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Outdoor Lighting Ideas for year round use

Outdoor Lighting Ideas

Outdoor Lighting Ideas

 

Lights have hundreds, maybe thousands, of year-round uses.  Since it looks like Spring has finally sprung, we thought we’d share some uses for Outdoor Lighting Ideas

Light your deck parties!  String lights add just the right touch of ambiance to your social gatherings on the deck, and do not attract all the bugs that other lighting sources might.  You can wrap the perimeter along the bottom of the decking as well as the railing to make things brighter, or choose either/or for a more subtle glow. If you have any tall trees by your deck or patio you can take strings  to run from tree to tree and hang the lights off the strings that run from the trees.  It is a great way to give a glow without having to run a lot of wires.  Another nice thing is that you are able to change the color of the lamp if you use retrofit lamps to fit whatever occasion you have going on.  If it is football season put your teams colors in the lights.  If it is homecoming use the lights again in the school colors.  With Outdoor lighting ideas the possibilities are endless.

Rope lighting can be the perfect addition to landscaping.  Simply outline your mulch with rope light.  There are several colors to choose from, and rope light can be sectioned off every three foot if necessary, easily integrating into your current landscape design.

Perimeter lighting is another way to illuminate your outdoor surroundings.  Perimeter lighting can be done with rope light or string lights.  Line the entire perimeter of your home (at the foundation, the roofline, or both if you choose) to add a spectacular glow to your outdoor space.

Are there other ways you utilize lighting outdoors?  There are tons of Outdoor Lighting Ideas.  Let us know some of your outdoor lighting ideas ! We would love to hear your imaginative lighting uses, and share them with other fans.

Be  sure to check out Winterland’s online store.

 

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Holiday Treats and Goodies part 5

Holiday Treats

Are you thinking about baking Holiday treats with your family? Christmas is a time to make some special memories with those little ones.  Whether they be your children or grandchildren, baking holiday treats together is the perfect way to create such memories.  We’ve compiled some of our favorite memory-making holiday treat recipes; hopefully you can use them to create your very own.

 Holiday Treats

Creamy Pralines With Toasted Pecans

Ingredients:

  • 3 cups chopped pecans
  • 2 cups light brown sugar, packed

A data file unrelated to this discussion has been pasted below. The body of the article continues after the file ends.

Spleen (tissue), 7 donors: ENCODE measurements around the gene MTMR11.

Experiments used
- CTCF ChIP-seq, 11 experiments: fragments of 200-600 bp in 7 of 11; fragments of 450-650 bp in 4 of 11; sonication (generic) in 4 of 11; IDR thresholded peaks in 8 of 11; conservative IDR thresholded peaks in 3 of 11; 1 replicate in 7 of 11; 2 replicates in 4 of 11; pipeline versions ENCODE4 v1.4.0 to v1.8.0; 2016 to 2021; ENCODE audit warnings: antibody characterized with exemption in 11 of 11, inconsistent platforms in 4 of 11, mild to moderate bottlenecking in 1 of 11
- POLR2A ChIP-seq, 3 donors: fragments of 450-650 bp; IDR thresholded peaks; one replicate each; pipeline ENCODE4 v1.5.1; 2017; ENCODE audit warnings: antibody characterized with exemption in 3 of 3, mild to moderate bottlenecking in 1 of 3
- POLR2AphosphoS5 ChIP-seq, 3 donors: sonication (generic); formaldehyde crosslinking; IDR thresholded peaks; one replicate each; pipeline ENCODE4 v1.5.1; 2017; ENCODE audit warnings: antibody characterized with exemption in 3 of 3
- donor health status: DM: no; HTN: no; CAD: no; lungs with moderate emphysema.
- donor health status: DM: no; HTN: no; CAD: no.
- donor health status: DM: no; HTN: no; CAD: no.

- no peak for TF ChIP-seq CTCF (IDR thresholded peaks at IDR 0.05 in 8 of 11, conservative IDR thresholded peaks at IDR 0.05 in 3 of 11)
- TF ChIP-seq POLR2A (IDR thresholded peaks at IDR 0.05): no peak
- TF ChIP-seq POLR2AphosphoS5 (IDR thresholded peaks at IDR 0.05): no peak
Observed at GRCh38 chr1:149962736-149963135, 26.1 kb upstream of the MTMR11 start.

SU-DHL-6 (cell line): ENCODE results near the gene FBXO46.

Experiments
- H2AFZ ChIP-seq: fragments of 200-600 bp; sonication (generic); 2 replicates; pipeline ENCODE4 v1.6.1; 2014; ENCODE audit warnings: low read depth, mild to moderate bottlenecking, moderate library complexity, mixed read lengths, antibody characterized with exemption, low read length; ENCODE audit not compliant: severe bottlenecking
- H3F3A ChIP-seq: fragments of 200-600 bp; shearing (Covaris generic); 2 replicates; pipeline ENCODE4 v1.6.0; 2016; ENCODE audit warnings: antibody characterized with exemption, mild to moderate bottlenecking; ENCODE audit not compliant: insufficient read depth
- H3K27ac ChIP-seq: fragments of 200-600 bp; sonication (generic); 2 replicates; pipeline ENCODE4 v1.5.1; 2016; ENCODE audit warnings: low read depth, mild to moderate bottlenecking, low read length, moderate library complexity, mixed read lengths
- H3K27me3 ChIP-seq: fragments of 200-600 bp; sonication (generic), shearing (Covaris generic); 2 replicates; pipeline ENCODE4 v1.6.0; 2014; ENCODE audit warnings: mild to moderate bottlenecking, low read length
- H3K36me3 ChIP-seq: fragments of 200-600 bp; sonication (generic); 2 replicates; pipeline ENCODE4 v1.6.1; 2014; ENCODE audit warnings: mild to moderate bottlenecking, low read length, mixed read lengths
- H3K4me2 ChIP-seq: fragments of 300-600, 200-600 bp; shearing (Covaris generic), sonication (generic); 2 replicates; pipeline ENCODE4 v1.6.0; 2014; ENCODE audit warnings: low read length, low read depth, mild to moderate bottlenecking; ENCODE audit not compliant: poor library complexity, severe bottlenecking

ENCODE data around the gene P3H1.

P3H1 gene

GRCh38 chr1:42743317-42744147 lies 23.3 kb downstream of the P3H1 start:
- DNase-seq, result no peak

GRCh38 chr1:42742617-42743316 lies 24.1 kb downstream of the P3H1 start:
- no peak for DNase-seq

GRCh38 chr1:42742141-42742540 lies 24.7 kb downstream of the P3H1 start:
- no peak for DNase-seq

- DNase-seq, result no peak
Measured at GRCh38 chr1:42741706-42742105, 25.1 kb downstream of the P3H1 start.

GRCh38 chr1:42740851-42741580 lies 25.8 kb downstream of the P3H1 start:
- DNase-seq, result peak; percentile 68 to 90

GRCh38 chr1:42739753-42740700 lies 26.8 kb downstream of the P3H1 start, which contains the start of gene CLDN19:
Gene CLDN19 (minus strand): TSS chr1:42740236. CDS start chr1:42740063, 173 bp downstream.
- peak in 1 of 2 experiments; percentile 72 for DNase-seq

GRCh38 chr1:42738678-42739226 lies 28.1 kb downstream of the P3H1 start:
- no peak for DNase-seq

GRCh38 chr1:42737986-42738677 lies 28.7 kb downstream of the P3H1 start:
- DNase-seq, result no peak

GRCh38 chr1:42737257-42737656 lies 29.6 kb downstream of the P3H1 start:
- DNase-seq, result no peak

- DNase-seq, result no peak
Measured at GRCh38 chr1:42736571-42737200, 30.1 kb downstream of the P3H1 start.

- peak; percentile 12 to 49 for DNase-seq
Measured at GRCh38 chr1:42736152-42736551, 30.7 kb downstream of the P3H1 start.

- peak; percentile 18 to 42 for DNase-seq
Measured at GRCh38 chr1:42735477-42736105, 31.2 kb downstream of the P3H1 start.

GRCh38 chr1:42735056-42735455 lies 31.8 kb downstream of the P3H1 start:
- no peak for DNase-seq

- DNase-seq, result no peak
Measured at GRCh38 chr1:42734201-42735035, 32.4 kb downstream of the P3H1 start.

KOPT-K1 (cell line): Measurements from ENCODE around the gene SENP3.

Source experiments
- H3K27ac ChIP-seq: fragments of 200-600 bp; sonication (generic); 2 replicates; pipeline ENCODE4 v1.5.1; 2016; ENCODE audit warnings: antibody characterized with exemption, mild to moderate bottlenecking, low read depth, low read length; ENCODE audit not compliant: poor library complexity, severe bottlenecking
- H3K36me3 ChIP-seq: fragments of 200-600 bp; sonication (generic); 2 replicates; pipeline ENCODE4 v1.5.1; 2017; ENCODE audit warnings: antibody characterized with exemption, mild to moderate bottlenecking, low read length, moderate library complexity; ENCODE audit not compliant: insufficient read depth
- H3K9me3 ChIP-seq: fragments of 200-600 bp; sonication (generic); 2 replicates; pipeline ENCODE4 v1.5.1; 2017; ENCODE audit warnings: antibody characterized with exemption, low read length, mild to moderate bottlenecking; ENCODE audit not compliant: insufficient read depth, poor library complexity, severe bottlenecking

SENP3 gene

• 1 cup granulated sugar
  • 1 1/2 cups heavy cream
  • 1/3 cup whole milk
  • 6 tablespoons butter, unsalted
  • 3/4 teaspoon salt
  • 1 teaspoon vanilla extract

Preparation:

Toast pecans:
Heat oven to 350°. Spread chopped pecans out on a large baking sheet. Bake for about 5 minutes, or until the chopped pecans are lightly browned and aromatic.

In a medium saucepan, combine the brown sugar, granulated sugar, cream, milk, butter, and salt. Cook over medium heat, stirring constantly, to 230°. Lower heat slightly if the mixture threatens to boil over. Add the toasted pecans and continue cooking, stirring constantly, to 236° F. The mixture should form a soft ball when a little is dropped in cold water. Remove from the heat and add vanilla; let stand for about 5 minutes. Stir with a wooden spoon until the mixture is thickened and slightly creamy, about 1 to 1 1/2 minutes. Using a tablespoon or small cookie scoop, spoon the pralines onto a sheet of parchment paper or waxed paper. If the mixture becomes grainy, heat and stir over medium heat for a few seconds, or until it can be easily scooped and dropped.
Makes about 4 dozen holiday treats.

 

Heavenly Hash

Ingredients:

  • 1/2 cup sugar
  • 1/2 cup evaporated milk
  • 1 tablespoon white corn syrup
  • 1 package chocolate chips, (6 oz)
  • 1 cup chopped nuts, walnuts or pecans
  • 1 cup miniature marshmallows

Preparation:

Mix sugar, milk and 1 tablespoon corn syrup in a heavy 2 quart saucepan. Bring to a boil over medium heat, stirring constantly. Continue boiling, stirring frequently, for 2 minutes. Remove from heat and add chocolate chips, stirring until completely melted. Let mixture cool for 15 minutes. Add pecans and marshmallows. Using 2 teaspoons, drop candy onto a large baking sheet lined with wax paper. Chill until firm.

To test for soft ball stage: Use fresh cold water each time you test the candy. In about 1 cup of cold water, spoon about 1/2 teaspoon of hot candy. Put you hand into the water and push the candy to form a ball. Gently pick the formed ball up (if it will not form a ball, it is not done) – the soft ball will flatten slightly when removed from water.

 

Butterscotch Snaps

Ingredients:

  • 2 cups all-purpose flour
  • 2 teaspoons baking soda
  • 1/4 teaspoon salt
  • 1 cup butterscotch chips
  • 1/2 cup granulated sugar
  • 3 tablespoons shortening
  • 2 tablespoons butter
  • 3 tablespoons light corn syrup
  • 1 egg
  • granulated sugar for rolling

Preparation:

Heat oven to 350°.
In a bowl sift together the flour, baking soda, and salt.